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Breeding Brolgas were very focused and clear about the wetlands they wanted to use. They almost only used freshwater wetlands. Or as Rebecca says in her published paper on the subject, ".. seasonal, shallow, freshwater meadows and marshes". In stark contrast, flocking Brolgas in the non-breeding season were a lot less selective. They did not even mind using saline wetlands – 35% of sites used by flocks had salty water. Significantly, flocking Brolgas like wetlands that were nearly twice as deep as the freshwater wetlands they used during breeding. None of the breeding sites had a depth of over 0.4 m, while the maximum depth of flocking sites were a full metre. More significantly, flocking Brolgas used much larger wetlands – on average 28 times bigger than the sites that they nested in. However, these wetlands used for flocking had only a quarter of the emergent vegetation that breeding sites did.

Clearly, real estate is on the mind of the average Brolga. Not any old wetland will do. Rebecca's findings show that Brolga wetland selection has clear values to Brolgas. During breeding, it makes sense for Brolga parents to choose wetlands that are much harder to see through. This allows incubating birds, and then young chicks, with cover from potential predators, and perhaps even the occasional curious farmer. During flocking, the more open wetlands likely allows the birds to get an early warning if any predator tries to get to them.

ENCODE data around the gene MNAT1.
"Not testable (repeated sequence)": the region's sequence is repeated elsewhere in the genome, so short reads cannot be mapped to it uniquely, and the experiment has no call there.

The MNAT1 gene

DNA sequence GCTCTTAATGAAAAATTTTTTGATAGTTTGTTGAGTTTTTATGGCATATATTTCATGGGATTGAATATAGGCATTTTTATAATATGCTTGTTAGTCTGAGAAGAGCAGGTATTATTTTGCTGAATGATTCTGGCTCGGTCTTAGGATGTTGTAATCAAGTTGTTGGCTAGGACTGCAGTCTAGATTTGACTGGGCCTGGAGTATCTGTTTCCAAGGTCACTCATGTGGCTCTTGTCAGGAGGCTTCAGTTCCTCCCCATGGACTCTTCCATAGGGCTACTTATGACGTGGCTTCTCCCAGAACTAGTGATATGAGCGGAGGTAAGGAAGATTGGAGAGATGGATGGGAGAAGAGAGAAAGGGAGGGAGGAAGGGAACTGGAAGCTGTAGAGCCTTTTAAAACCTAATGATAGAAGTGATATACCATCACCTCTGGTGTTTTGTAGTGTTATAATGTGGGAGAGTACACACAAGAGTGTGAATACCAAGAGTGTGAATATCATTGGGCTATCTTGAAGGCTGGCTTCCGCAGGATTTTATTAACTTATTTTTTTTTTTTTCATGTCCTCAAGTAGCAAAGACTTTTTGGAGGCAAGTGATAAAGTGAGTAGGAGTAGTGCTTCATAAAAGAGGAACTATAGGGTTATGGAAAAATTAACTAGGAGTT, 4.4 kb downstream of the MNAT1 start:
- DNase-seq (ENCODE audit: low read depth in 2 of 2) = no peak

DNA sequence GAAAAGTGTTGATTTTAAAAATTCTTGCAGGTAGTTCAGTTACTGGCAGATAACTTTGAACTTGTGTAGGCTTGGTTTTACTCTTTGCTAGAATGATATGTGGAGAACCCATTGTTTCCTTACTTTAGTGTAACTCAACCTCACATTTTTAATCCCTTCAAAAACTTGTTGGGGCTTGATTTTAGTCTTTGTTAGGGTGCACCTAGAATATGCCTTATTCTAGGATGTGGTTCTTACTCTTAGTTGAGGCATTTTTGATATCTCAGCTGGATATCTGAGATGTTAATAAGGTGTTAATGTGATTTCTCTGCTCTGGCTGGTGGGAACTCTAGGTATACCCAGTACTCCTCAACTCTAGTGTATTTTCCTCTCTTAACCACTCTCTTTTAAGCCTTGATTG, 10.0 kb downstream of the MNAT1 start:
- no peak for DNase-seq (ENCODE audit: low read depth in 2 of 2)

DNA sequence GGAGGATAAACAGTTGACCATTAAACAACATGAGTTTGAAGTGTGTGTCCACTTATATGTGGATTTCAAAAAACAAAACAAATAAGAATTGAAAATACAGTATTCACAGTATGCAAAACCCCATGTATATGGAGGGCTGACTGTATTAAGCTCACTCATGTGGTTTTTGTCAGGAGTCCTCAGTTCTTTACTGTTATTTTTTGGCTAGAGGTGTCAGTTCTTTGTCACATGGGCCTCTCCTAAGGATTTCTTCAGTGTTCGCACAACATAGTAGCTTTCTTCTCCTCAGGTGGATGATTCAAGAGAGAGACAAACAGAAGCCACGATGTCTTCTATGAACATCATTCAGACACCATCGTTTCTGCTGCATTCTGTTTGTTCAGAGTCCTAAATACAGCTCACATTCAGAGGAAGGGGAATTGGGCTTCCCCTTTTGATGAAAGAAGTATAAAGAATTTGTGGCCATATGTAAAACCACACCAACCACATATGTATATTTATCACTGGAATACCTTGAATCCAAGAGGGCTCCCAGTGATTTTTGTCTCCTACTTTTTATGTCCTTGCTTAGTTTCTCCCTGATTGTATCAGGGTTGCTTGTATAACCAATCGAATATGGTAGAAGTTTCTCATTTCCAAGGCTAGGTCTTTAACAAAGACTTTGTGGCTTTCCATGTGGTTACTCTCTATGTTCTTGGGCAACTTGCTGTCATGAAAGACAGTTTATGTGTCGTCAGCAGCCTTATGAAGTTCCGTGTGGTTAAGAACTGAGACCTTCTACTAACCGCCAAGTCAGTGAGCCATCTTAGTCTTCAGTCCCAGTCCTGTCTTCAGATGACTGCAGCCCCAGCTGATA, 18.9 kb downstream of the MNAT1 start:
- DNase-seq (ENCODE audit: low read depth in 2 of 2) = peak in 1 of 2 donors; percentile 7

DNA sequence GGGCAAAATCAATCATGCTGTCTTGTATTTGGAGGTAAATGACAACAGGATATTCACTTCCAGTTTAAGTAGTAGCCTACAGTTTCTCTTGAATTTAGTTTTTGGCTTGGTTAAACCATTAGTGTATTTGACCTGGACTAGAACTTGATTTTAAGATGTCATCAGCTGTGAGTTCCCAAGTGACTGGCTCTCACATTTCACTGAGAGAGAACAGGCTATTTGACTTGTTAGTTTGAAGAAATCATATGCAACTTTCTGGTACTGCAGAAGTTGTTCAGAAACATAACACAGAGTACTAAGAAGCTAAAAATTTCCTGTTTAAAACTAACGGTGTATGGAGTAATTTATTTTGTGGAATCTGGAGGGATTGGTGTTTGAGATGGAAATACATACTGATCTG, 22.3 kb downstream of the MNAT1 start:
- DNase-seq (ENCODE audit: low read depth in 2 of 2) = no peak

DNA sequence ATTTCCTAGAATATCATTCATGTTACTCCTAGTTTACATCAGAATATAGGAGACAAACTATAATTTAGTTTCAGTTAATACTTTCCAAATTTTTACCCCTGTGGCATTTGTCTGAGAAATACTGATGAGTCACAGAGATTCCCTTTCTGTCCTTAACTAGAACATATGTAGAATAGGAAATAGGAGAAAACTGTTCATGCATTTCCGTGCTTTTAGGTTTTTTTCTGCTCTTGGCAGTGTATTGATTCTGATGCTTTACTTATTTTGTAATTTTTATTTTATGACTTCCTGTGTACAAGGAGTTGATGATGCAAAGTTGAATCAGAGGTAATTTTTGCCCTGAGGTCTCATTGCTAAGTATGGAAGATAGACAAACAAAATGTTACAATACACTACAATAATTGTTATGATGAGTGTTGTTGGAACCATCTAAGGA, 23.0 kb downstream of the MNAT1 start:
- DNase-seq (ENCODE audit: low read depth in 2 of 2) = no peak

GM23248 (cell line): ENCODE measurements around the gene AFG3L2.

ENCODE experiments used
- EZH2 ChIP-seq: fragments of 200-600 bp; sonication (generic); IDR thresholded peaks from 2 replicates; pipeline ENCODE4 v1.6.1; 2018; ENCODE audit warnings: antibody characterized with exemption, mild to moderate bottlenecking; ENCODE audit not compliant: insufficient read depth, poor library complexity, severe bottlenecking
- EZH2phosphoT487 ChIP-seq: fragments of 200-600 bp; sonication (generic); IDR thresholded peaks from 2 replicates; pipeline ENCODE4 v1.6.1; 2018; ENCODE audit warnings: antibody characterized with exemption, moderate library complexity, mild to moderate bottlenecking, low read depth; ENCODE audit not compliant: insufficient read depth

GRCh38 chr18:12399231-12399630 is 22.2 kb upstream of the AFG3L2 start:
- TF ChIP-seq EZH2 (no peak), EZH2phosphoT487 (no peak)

There are, of course, many other aspects of wetlands that require to be studied more carefully. Ownership of the land around the wetland is an obvious one, as is the way in which water is used from wetlands on private lands. Will land owners be able to take these findings to alter their use of wetlands in a way that is most beneficial for Brolgas, without losing too much of their livelihoods in the process? This is the million-dollar question that, as yet, remains unanswered. But thanks to Claire and Rebecca, this work adds greatly to the sparse amount of scientific information available in Brolga ecology. Such additions are very welcome. They show the huge value of citizen science efforts to collate data on the cranes, and the need for interested students to take hold of the data and try to make sense of it all.

Meanwhile, the Brolgas and the farmers continue living with each other, with wetlands being vital for both their lives and well-being. This shared value for wetlands allows an ancient species – the Brolga – to persist alongside a much newer species – the farmer. The wetlands, it appears, do fit all!

Mt Gambier landscape

Mt Gambier landscape, South Australia. Brolgas have been satellite tracked moving between SW Victoria and Mt Gambier in South Australia (cranesnorth)

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More about this work..

Abstracts from Claire Harding's and Rebecca Sheldon's Honours project theses can be read here on Ozcranes». Rebecca's published paper on her research can be downloaded from Australian Field Ornithology (free, but registration required).

About the authorGopi studied Sarus Crane nesting in the heart of densely populated farming communities in India, then completed a PhD in conservation biology at the University of Minnesota focussing on agricultural landscapes that support people and wildlife. He is now Director of Program SarusScape for the ICF and NCF (India). Gopi has a deep interest in research and conservation for Brolgas and Australian Sarus Cranes.